Blog Post

Oncologists were told to 'Choose Wisely'—but did that actually lead to change?

February 7, 2017

    Reducing aggressive end-of-life care is a major priority in oncology. Not only is such care costly to patients, their families, insurers, and caregivers, but it can also negatively affect patients' and caregivers' quality of life.

    To focus attention on this issue, the American Society of Clinical Oncology (ASCO) included end-of-life care in the first year of its Choosing Wisely campaign. Keep reading to see the impact these guidelines had on clinical practice.

    The Choosing Wisely campaign and end-of-life care

    Each year, the Choosing Wisely campaign—launched by ASCO and the American Board of Internal Medicine in 2012—releases five guidelines focused on treatments for which clinical value is not supported by available evidence.

    In its first year, the guidelines included the following recommendation about end-of-life care: "Don't use cancer-directed therapy for solid tumor patients with the following characteristics: low performance status (3 or 4), no benefit from prior evidence-based interventions, not eligible for a clinical trial, and no strong evidence supporting the clinical value of further anti-cancer treatment."

    This guideline was then distributed widely to oncologists around the country via partnerships with professional specialty societies. In theory, it should reduce utilization of unnecessary end-of-life care, such as ED visits, inpatient admissions, and continued chemotherapy and radiation treatments for patients who are unlikely to see clinical benefit.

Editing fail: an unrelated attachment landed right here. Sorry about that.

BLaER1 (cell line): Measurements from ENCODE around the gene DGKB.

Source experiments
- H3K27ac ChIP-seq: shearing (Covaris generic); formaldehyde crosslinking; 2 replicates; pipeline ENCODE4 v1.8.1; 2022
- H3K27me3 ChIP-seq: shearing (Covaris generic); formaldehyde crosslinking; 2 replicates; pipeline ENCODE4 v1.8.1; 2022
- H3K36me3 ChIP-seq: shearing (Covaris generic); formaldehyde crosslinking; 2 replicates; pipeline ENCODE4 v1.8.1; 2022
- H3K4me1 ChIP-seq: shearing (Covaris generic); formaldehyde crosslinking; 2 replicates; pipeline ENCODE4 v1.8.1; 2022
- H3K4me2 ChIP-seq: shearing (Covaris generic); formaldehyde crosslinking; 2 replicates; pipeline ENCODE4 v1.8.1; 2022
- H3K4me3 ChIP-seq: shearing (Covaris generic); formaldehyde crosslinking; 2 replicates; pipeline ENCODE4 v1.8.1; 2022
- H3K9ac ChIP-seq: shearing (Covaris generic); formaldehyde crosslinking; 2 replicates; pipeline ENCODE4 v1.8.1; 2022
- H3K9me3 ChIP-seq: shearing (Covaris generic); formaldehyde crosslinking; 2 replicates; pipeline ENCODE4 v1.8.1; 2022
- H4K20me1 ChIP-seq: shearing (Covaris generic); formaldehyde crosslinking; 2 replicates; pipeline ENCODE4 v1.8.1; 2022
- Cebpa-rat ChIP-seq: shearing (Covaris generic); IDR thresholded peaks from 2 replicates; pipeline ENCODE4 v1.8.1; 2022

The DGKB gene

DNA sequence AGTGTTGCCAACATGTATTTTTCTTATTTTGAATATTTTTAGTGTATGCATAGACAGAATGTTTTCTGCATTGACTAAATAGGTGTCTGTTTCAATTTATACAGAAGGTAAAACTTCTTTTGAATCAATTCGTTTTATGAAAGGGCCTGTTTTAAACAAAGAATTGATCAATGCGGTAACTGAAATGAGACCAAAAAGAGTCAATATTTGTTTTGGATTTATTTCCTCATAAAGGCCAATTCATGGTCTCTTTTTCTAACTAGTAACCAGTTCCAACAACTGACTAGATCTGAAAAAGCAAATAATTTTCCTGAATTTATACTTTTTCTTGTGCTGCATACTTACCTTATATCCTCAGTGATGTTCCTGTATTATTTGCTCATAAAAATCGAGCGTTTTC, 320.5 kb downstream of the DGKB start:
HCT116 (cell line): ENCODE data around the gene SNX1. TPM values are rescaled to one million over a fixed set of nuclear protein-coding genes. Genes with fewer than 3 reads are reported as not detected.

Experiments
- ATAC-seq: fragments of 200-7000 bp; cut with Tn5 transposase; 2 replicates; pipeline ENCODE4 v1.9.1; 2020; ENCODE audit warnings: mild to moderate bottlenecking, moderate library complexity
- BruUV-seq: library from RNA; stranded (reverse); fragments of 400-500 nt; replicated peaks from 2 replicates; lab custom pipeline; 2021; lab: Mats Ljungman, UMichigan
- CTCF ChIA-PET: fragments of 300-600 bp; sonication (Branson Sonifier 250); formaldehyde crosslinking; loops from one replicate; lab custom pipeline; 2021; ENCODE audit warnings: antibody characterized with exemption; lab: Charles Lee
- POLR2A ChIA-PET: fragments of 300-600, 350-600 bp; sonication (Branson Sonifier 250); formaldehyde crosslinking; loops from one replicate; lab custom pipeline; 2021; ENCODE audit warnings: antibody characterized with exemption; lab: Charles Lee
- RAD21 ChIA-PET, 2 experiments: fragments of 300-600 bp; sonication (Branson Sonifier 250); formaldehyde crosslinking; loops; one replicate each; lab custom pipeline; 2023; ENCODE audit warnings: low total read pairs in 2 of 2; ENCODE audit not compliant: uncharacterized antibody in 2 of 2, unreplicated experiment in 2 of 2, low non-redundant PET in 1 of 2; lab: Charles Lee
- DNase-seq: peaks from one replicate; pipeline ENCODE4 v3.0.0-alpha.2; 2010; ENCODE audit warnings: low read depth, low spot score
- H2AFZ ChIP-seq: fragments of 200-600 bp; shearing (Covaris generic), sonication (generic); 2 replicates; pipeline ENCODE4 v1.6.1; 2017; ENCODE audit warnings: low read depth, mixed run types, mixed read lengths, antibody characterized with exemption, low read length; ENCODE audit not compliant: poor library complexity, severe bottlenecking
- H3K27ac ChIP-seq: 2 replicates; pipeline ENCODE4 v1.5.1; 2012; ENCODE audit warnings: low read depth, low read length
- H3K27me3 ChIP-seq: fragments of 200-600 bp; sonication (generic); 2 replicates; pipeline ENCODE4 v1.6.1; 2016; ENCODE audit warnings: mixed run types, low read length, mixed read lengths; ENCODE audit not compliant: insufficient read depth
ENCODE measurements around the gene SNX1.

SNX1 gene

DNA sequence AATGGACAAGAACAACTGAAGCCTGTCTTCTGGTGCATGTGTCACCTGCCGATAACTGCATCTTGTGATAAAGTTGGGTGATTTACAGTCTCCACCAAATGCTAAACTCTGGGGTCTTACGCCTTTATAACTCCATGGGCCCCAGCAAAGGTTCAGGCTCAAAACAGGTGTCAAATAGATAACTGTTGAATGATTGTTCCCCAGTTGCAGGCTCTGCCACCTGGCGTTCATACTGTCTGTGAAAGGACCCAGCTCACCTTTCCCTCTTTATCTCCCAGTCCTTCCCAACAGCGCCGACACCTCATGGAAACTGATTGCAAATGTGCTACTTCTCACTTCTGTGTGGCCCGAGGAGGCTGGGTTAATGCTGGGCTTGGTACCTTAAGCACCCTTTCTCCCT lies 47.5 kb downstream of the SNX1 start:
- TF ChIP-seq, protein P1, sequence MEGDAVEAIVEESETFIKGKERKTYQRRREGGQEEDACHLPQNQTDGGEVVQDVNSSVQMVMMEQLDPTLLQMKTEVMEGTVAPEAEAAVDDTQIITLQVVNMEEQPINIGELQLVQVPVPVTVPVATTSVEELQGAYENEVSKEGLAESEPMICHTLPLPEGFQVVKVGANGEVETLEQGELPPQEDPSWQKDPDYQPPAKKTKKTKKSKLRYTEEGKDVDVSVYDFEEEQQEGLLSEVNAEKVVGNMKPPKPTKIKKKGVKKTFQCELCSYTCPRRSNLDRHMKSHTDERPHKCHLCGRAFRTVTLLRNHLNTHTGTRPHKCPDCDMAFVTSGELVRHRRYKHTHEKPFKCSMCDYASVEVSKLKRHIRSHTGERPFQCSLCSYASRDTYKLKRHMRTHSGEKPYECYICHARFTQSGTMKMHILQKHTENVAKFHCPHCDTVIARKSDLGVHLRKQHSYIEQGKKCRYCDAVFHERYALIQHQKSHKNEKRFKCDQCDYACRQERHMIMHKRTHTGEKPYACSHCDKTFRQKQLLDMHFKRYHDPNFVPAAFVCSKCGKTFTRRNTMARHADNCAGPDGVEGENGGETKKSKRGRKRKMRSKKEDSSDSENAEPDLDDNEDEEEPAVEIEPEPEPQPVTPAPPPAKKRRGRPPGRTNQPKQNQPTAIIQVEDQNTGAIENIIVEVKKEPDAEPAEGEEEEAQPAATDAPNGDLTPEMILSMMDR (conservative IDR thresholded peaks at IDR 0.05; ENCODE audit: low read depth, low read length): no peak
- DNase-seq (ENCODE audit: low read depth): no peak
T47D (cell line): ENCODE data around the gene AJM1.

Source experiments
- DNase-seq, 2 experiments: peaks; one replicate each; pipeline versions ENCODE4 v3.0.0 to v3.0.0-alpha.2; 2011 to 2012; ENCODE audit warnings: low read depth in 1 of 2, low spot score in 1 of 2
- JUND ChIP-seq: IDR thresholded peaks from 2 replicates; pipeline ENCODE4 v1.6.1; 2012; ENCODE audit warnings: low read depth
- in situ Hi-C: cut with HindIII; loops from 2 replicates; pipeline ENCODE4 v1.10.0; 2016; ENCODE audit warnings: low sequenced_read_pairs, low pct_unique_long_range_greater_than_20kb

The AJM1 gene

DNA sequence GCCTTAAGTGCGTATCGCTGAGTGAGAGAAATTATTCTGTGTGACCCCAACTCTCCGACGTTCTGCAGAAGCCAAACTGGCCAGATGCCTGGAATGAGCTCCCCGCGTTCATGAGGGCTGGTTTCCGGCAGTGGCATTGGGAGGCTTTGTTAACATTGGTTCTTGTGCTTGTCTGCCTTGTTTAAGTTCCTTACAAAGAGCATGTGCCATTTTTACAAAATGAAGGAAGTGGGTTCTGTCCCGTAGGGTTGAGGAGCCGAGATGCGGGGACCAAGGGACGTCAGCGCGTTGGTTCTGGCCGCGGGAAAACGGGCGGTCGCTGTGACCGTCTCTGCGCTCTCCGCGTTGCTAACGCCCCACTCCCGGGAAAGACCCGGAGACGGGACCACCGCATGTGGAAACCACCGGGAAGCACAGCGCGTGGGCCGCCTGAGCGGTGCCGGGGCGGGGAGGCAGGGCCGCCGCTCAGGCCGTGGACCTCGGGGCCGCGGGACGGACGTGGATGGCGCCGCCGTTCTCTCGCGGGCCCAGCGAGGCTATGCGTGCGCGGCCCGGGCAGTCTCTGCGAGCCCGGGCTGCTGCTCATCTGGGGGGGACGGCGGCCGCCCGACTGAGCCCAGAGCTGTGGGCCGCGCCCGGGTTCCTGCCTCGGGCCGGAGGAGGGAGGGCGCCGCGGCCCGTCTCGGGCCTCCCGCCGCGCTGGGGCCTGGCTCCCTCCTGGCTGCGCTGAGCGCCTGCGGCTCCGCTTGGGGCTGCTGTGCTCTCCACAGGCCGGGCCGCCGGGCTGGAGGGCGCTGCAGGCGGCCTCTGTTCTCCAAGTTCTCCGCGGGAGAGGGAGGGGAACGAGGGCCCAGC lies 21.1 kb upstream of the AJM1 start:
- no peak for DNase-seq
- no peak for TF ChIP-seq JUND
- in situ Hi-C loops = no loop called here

The frustrating results after two years

    Using claims data from 2012 to 2014 that included approximately 60 million individuals enrolled in Blue Cross Blue Shield plans across 14 states, researchers from UNC-Chapel Hill evaluated the utilization of end-of-life care before and after the Choosing Wisely guidelines were released. They measured the use of aggressive care, including chemotherapy, radiation therapy, hospital admissions, and ED utilization, in the last 30 days of life for cancer patients.

    Their results showed that following the publication of the 2012 guidelines, the rate of aggressive care in the last 30 days of life remained unchanged for patients under 65 with colorectal and breast cancers—and actually increased in patients with lung, pancreatic, and prostate cancers.

    What else needs to happen to change behavior?

    While the results didn't show a reduction in the use of aggressive care at the end of life, the ASCO guidelines are still an important step toward reducing unnecessary and even harmful care.

    To be truly effective, these guidelines need to be coupled with education about and utilization of urgent symptom management and palliative care. In addition, we need to help providers and patients overcome their hesitancy to discuss advance care plans and have productive end-of-life discussions.

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